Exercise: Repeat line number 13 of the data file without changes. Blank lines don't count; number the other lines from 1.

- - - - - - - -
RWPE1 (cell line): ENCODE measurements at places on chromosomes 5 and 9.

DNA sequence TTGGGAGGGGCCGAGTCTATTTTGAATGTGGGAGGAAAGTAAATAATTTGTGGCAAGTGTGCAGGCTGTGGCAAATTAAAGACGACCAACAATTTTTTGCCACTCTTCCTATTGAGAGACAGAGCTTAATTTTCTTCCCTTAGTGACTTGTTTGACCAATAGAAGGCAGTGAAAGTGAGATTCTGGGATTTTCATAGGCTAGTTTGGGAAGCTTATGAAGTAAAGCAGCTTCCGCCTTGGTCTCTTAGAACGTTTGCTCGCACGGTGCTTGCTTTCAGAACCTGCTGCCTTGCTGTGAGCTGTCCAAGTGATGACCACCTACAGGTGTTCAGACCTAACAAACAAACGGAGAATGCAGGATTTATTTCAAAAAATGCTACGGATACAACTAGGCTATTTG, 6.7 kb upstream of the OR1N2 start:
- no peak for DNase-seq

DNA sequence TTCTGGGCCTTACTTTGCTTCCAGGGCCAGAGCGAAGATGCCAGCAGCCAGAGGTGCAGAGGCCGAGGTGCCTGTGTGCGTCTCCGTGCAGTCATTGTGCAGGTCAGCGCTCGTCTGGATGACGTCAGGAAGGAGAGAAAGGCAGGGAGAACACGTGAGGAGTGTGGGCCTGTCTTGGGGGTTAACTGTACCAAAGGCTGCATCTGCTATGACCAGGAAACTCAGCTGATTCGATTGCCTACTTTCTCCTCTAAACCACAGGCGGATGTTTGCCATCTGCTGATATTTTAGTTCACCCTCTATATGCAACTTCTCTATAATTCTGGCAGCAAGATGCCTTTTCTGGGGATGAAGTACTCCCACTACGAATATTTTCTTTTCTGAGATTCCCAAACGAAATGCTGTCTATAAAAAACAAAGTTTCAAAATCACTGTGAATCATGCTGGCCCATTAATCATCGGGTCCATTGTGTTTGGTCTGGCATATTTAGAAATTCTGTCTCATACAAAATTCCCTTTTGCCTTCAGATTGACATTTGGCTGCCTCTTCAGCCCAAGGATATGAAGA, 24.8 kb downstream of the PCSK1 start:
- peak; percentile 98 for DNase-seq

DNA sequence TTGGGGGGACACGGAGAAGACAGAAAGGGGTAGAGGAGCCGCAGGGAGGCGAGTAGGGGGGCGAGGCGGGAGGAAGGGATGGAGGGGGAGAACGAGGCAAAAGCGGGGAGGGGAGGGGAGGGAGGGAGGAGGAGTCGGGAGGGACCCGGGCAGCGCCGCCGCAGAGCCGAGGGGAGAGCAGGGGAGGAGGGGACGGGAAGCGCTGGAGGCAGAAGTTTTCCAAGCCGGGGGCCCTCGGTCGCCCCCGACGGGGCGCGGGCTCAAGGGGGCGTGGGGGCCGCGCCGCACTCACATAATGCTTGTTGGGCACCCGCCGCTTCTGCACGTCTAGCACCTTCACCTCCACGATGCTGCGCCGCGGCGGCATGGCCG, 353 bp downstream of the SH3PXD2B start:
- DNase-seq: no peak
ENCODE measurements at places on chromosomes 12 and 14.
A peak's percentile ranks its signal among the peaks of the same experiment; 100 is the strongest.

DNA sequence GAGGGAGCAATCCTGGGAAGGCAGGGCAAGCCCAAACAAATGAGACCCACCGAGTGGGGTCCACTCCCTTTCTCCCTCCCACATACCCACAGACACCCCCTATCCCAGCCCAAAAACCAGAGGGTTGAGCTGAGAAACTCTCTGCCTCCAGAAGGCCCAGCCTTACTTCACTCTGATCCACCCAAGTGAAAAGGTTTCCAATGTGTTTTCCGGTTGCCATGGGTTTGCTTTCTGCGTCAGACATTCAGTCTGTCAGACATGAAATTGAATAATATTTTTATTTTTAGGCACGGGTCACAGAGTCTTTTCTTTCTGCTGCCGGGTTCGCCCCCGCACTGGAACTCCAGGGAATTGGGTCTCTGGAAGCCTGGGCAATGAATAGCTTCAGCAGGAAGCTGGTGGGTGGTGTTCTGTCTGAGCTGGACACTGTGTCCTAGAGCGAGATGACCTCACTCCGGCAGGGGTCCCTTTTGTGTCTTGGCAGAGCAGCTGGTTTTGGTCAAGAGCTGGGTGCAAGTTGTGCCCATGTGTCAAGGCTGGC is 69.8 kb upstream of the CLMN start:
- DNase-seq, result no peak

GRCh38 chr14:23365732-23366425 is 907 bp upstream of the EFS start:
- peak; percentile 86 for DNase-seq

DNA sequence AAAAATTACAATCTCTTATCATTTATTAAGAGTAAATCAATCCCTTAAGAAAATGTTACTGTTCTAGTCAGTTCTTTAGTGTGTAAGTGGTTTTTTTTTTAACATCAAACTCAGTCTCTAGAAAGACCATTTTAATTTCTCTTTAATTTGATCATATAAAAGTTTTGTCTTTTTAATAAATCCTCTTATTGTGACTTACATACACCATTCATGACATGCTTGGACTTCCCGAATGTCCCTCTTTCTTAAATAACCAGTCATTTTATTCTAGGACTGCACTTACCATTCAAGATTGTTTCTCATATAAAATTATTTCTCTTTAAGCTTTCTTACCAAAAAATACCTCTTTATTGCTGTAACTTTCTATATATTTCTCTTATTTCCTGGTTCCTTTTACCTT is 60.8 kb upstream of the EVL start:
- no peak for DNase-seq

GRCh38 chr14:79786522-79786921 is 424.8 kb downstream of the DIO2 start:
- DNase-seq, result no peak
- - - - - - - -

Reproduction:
- peak; percentile 86 for DNase-seq